the sea is so vast that the difference between the size of a convoy and the size of a single ship shrinks in comparison almost to insignificance. There was in fact very nearly as good a chance of a convoy of forty ships in close order slipping unperceived between the patrolling U-Boats as there was for a single ship; and each time this happened forty ships escaped instead of one.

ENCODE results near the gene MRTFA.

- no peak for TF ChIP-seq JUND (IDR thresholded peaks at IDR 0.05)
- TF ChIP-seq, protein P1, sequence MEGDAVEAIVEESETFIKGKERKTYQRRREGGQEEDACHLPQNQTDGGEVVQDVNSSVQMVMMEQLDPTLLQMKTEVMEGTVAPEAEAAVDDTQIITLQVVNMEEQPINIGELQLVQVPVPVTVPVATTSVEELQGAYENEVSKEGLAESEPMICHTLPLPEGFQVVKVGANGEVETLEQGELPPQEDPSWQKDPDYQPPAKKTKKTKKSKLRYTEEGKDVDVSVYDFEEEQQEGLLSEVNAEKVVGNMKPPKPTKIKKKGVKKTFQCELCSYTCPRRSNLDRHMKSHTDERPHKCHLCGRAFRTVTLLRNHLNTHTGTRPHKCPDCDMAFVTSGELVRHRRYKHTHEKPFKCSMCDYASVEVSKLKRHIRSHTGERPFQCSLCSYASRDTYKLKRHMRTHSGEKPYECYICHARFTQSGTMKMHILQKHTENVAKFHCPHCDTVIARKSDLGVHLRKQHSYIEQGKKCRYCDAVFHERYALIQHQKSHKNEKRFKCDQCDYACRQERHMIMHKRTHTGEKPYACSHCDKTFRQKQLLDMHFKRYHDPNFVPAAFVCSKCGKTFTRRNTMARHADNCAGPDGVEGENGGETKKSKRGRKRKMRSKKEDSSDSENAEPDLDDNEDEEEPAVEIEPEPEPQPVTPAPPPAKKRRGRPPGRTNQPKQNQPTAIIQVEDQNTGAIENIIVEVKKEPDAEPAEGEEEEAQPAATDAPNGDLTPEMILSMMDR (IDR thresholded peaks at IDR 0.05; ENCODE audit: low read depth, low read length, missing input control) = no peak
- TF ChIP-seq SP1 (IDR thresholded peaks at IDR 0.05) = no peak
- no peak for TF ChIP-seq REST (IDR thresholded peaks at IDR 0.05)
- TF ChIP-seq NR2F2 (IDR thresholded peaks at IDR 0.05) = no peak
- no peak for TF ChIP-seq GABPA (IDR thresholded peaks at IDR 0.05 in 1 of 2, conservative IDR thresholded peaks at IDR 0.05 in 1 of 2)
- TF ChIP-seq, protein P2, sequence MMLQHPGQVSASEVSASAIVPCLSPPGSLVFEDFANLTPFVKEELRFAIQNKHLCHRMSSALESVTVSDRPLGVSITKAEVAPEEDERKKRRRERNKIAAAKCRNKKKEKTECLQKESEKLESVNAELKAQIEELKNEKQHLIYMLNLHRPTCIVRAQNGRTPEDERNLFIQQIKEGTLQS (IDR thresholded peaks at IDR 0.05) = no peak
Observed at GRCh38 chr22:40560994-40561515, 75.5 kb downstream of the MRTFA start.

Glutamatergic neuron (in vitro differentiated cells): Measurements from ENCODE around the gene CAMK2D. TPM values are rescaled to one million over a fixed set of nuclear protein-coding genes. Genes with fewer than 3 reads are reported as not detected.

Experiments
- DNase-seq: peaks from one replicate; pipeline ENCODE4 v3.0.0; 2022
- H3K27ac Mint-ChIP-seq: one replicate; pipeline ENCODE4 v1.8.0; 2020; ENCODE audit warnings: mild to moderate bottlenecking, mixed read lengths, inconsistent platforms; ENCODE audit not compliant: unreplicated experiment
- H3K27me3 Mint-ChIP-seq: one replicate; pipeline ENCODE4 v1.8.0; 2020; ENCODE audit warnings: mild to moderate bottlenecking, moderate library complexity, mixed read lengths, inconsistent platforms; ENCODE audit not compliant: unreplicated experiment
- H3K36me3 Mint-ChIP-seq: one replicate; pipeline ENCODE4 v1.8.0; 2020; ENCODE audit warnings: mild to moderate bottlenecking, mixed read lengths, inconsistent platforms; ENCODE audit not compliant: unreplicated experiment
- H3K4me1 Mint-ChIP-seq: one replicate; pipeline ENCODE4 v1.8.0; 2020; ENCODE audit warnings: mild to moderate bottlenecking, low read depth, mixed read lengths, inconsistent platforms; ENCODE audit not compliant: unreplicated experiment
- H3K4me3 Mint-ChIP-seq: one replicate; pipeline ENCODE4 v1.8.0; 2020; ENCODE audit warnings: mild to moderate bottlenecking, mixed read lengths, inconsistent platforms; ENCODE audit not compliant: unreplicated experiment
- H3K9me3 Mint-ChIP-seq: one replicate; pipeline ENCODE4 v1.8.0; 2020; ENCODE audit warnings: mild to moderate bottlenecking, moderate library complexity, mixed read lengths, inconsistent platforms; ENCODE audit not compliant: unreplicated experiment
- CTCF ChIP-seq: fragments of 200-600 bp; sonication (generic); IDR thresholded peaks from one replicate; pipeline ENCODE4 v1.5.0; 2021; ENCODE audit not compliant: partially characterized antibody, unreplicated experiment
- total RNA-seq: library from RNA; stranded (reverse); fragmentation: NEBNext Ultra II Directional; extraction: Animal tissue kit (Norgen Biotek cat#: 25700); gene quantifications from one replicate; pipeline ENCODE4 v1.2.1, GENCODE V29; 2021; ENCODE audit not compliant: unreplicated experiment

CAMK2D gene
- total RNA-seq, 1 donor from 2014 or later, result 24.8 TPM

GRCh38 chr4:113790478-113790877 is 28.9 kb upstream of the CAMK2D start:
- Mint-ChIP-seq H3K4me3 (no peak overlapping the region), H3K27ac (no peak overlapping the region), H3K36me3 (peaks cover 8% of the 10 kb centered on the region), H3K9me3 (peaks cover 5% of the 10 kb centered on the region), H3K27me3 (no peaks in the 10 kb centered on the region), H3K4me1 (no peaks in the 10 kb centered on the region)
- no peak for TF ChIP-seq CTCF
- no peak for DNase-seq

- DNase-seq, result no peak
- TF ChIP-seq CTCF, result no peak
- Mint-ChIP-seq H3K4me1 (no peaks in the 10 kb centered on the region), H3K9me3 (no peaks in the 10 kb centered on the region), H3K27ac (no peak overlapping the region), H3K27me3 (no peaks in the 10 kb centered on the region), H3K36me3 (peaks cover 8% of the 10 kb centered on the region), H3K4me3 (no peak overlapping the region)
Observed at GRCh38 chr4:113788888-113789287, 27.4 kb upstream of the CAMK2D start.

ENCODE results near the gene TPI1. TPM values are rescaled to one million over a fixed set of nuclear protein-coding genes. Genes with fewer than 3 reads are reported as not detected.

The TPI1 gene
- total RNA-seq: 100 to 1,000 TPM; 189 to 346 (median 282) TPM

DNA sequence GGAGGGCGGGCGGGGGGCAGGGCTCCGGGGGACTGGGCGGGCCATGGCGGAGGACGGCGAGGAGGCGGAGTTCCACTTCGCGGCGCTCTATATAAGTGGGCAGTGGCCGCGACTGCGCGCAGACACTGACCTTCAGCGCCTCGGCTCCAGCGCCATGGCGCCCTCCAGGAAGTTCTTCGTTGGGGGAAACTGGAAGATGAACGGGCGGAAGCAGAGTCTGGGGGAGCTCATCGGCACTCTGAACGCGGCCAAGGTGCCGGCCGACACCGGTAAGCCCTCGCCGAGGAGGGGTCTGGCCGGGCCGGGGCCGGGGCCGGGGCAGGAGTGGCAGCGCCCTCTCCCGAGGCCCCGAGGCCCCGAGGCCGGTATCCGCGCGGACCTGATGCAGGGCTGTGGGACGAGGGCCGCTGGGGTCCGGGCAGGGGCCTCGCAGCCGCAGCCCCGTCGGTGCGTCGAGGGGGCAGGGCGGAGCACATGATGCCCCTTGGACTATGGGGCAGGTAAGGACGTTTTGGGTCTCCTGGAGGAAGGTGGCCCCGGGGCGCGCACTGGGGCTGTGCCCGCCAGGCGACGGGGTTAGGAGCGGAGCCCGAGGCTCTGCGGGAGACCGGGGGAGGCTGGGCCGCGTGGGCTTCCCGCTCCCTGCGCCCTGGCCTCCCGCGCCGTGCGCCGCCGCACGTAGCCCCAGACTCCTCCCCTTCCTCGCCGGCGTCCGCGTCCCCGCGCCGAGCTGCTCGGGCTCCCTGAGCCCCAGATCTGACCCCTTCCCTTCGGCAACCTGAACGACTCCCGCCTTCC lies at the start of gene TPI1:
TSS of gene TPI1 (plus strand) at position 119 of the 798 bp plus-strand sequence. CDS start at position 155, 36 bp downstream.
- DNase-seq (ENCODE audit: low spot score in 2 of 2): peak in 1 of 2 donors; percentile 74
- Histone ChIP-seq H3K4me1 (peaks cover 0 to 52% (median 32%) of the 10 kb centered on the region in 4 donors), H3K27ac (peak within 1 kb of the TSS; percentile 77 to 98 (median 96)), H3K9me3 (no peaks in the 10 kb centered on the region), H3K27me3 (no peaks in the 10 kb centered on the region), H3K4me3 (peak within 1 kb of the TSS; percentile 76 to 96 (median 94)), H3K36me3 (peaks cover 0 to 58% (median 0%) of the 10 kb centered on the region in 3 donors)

Of 219 Atlantic convoys sailing between October and December 1917 only thirty-nine were even sighted: and this not only because of the ocean’s immensity, but also because shipping could now be better managed. The German Admiralty’s espionage network in Britain failed to ascertain the routes and schedules, and by mid-1918 British counterintelligence had broken it up. Few merchant ships yet had powerful wireless apparatus, but most warships did, and the Admiralty communicated with the convoy commanders to re-route their charges away from danger. Its convoy room was the clearing house for reports of U-boats, gathered from sightings by ships and – increasingly – aircraft, but above all from the surprisingly frequent moments when the submarines broke their isolation by radioing each other or their bases. The Allies’ direction-finding equipment rarely gave a precise enough location for the submarine to be attacked, but it did indicate vicinities to avoid, and frequently the messages – which might include a U-boat’s bearings – could be decrypted. Hence the Admiralty’s Anti-Submarine Division had plentiful information for its daily briefings, and redirecting convoys may have done as much as anything to save cargoes and lives.